PNS Daily Newscast - January 21, 2020 

Climate change is on the radar for rural voters in Iowa. Plus, the Senate impeachment rules.

2020Talks - January 21, 2020 

Candidates attended the Iowa Brown & Black Forum in Des Moines, and answered tough questions about their records on race. It was MLK Day, and earlier many were in South Carolina marching together to the State Capitol.

Ten Years and Still no “Two Elk” For WYO?

February 2, 2009

Cheyenne, WY – Ten years ago this month, developers of the Two Elk coal-fired power plant got an air quality permit, but there's still no plant on the site near Wright. The Sierra Club is asking a federal judge to order them to go through the air quality permitting process again.

Brad Mohrmann, associate regional representative with the Sierra Club in Wyoming, says the permit issued 10 years ago is outdated under the Clean Air Act because, he claims, no significant construction has taken place and the pollution the plant would generate needs to be assessed based on current conditions.

"Regulatory and scientific technology have changed in the last decade. We would like to see the most up-to-date technology used."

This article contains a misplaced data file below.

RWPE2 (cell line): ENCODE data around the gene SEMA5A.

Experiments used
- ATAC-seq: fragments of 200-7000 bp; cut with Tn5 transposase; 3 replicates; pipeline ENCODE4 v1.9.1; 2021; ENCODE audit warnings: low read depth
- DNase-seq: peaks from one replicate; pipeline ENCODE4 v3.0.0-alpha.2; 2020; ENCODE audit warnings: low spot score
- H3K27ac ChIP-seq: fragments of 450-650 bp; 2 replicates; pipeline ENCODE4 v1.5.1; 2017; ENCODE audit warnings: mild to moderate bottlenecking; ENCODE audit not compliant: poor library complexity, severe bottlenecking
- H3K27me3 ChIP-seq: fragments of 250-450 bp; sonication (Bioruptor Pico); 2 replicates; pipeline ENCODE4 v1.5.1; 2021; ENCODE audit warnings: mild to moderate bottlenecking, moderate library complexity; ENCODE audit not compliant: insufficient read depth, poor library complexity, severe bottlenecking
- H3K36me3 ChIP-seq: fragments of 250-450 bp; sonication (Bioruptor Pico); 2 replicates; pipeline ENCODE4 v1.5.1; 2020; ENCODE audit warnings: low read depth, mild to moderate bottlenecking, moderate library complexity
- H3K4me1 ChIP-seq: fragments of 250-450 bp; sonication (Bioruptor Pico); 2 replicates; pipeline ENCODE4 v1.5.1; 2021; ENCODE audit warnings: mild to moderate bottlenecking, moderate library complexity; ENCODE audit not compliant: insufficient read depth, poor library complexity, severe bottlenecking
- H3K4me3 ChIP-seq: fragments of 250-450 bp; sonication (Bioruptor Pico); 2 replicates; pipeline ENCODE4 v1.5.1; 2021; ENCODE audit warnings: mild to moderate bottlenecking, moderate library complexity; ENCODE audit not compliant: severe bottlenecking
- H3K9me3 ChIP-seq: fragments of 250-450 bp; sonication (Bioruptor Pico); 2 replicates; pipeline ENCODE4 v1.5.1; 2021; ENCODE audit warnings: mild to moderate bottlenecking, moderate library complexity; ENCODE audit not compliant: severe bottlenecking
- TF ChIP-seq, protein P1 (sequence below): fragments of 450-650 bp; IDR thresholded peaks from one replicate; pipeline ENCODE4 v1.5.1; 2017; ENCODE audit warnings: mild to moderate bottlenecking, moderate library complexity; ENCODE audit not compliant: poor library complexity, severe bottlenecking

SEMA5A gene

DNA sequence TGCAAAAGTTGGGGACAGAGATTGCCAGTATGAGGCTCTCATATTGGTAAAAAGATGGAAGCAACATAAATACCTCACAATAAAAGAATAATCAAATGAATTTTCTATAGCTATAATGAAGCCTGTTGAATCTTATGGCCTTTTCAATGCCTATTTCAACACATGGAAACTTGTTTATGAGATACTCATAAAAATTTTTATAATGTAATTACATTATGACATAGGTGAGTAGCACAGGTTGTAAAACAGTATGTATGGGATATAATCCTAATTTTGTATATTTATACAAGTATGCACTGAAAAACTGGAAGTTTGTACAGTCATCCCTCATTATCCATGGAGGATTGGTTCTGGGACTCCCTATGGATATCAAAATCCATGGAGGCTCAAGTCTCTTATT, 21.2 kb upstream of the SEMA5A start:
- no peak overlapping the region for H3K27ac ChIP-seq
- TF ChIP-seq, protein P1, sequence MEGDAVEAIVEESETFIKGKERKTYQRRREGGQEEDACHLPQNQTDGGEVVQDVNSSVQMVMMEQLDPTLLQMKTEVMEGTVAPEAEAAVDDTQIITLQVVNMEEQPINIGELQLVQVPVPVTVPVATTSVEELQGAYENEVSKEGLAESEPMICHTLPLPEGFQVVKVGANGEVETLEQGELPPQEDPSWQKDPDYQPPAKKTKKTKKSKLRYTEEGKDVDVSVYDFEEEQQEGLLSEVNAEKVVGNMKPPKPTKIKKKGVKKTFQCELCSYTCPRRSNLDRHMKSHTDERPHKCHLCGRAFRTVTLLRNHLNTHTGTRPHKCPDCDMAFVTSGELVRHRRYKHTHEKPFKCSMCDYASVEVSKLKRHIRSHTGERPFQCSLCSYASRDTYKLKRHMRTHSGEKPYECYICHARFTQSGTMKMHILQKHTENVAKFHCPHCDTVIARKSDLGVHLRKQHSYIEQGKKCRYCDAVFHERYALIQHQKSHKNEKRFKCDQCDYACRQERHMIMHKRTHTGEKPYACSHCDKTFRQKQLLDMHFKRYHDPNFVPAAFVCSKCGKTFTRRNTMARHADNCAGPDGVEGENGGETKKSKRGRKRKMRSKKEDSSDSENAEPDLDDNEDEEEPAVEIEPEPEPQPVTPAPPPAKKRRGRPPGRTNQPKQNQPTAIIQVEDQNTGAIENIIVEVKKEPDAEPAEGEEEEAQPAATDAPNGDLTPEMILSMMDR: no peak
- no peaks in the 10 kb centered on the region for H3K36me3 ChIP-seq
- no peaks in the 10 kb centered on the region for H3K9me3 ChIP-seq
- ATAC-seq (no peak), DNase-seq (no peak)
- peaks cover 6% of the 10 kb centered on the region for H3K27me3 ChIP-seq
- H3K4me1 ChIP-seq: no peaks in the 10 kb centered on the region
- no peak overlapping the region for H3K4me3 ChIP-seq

A plant spokesman claims significant progress has been made recently, including construction of a new road and the signing of contracts to connect the facility to utility company transmission lines. The developers also are pledging to meet air pollution control technology standards used at the other coal-fired plants in the area.

Mohrmann says the pollution load is already too heavy for public safety, with coalbed methane development, oil and gas drilling, and two other coal-fired power plants in the vicinity.

"The cumulative effect of all of the development going on in the Powder River Basin should be a concern to everyone."

The Sierra Club filed suit in federal district court in Wyoming, pointing to provisions in the Clean Air Act that ensure that permits for new sources of air pollution are based on current information. Two Elk Generation Partners received the original permit, as a subsidiary of the North American Power Group.

Deborah Smith/Deb Courson, Public News Service - WY